Very few remember and even fewer have seen Separate Tables, the 1958 parlor drama with Burt Lancaster, Rita Hayworth, David Niven, Deborah Kerr and Wendy Hiller. And yet this constipated, dialogue-driven film, directed by Delbert Mann (Marty) and based on a pair of one-act plays by Terence Rattigan, was nominated for seven Oscars (Best Picture, Best Actress (Kerr), Best Adapted Screenplay, Best Cinematography (Black and White), and Best Dramatic or Comedy Score) and won two (Niven for Best Actor, Hiller for Best Supporting Actress).
Separate Tables is exactly the kind of solemn, stiff-necked parlor drama that was often regarded as Oscar bait in the mid-to-late ’50s. Decorum and public appearances undermined by dark secrets and notions of perverse sexuality, etc. Shudder! Erections and dampenings that dare not speak their name, or words to that effect.
Talk about “a long time ago in a galaxy far, far away,” etc. Two years before Separate Tables appeared a creepy, low-budget sci-fi thriller called Invasion of the Body Snatchers opened and was promptly ignored by the highbrows. Four years earlier The Creature From The Black Lagoon was greeted with similar indifference if not disdain. Today a pair of direct descendants, Get Out and The Shape of Water, are Best Picture nominees, and there’s a better-than-even (though admittedly dwindling) chance that Shape will take the Big Prize.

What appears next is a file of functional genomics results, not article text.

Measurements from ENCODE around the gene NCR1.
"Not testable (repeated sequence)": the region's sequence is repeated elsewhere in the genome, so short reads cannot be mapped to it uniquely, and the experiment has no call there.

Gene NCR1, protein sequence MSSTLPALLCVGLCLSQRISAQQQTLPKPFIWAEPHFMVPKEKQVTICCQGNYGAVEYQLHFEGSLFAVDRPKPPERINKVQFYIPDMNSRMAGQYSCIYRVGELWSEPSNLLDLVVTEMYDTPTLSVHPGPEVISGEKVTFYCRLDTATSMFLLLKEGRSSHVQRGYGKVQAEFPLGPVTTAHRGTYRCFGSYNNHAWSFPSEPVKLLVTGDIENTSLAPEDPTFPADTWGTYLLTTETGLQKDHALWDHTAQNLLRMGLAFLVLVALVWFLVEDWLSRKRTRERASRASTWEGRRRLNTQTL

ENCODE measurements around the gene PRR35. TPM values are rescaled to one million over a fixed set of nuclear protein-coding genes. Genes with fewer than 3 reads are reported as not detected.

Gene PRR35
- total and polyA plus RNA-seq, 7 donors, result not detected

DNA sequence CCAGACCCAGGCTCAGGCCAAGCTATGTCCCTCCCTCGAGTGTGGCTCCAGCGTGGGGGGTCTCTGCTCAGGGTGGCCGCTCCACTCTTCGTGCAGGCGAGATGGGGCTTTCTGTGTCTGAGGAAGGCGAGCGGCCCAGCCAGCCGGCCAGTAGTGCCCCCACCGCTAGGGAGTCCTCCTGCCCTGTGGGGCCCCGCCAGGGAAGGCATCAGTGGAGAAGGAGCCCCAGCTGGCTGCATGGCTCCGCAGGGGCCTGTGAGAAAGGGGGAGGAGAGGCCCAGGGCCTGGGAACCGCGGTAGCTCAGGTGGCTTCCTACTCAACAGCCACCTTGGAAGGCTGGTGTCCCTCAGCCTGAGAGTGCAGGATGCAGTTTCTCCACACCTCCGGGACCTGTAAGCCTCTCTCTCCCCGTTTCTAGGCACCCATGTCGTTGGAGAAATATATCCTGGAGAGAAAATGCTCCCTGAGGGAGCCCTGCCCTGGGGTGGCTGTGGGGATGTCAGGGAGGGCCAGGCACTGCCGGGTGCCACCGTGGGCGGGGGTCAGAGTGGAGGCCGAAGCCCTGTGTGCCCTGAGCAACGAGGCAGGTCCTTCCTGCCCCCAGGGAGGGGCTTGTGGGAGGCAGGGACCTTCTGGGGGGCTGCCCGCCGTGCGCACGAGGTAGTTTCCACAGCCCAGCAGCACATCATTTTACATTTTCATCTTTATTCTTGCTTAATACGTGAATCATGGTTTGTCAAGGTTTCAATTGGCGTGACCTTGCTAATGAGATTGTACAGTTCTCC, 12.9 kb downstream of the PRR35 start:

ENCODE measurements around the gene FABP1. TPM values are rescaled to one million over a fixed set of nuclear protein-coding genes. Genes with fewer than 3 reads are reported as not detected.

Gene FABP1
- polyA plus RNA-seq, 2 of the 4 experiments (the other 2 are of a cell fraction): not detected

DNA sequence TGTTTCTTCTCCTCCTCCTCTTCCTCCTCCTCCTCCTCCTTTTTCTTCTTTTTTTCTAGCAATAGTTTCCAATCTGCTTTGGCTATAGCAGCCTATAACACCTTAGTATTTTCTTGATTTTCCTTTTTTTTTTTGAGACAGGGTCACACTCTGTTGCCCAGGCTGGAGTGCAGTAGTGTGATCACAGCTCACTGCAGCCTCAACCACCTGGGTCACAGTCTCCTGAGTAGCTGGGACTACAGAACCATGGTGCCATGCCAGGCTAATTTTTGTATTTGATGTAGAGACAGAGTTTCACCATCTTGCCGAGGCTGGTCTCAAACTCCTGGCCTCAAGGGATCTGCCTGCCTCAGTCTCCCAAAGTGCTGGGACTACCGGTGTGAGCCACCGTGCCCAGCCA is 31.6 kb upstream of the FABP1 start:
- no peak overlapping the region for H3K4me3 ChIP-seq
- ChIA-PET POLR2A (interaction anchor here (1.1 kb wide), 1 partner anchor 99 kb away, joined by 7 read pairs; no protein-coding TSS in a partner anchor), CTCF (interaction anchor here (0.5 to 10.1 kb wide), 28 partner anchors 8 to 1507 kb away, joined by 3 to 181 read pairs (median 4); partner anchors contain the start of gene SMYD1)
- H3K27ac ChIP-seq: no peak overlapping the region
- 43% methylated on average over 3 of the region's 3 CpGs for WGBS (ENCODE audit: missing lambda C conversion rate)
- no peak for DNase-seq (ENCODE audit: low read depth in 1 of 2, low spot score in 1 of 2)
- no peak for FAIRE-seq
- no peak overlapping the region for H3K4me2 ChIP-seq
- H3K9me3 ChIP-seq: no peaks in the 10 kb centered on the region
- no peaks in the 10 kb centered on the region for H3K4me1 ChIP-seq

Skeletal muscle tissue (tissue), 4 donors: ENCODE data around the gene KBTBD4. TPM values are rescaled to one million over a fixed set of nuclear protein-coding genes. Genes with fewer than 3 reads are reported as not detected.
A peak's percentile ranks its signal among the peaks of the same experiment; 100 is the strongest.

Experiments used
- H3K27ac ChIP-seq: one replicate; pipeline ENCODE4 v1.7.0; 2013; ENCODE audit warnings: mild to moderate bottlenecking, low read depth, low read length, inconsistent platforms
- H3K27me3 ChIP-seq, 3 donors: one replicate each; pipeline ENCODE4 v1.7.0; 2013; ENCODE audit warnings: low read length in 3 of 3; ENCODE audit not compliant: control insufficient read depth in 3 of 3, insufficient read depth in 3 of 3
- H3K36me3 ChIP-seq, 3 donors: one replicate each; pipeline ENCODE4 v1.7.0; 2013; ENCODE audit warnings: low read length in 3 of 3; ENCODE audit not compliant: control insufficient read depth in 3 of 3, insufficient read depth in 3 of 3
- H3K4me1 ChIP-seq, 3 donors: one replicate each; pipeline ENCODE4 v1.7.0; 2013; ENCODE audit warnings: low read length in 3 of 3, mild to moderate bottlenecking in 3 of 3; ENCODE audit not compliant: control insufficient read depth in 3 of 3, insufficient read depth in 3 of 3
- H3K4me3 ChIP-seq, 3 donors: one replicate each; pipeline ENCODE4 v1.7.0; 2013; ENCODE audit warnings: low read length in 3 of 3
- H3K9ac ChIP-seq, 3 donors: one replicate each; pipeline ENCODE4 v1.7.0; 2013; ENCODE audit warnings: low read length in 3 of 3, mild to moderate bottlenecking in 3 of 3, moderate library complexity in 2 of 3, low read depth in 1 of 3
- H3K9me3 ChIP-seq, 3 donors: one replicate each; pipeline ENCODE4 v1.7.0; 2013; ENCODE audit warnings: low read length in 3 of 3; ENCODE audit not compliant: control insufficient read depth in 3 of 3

Yesterday I received a hilarious, spot-on essay by the great David Thomson — about Separate Tables initially, but also about how the appeal and some of the “Academy inflation” of this 60-year-old film are echoed in I, Tonya and Three Billboards outside Ebbing, Missouri.
Consider this excerpt especially: “About fifteen minutes into I Tonya, on being bowled over by the vicious hangdog look of Allison Janney’s mother, the toxic lines slipping like smoke from the fag on her lips, I was ready to give her the supporting actress Oscar on the spot. Twenty minutes later I was bored with her because she was still doing the same bitter schtick. She’s an act, a show-stopper, the sort of hag who would get a round of applause as she appears on-stage, severing any prospect of dramatic truth.
“It’s not that Janney is less than skilled, or hasn’t paid her dues for decades. She’s a clever old pro so give her the Oscar. But let’s abandon the myth that she is presenting a real ‘deplorable’ instead of saying, ‘Aren’t deplorables a riot?'”
Here’s the whole brilliant piece (the first 17 paragraphs about Separate Tables, and the rest about Janney and Margot Robbie in I, Tonya and McDormand in Three Billboards):
“I found myself watching Separate Tables on Turner Classic Movies. There it was, offered with the seemingly unassailable claim that it had been nominated for Best Picture in 1958 along with six other nominations. It even had two wins, and I remembered that one of them was for David Niven playing a bogus Major. I had seen the film in 1958 and flinched at it even then (the bogus business was all fusspot), in a year that included Vertigo, Touch of Evil, Bonjour Tristesse, Man of the
West, The Tarnished Angels and many others that still seem of value.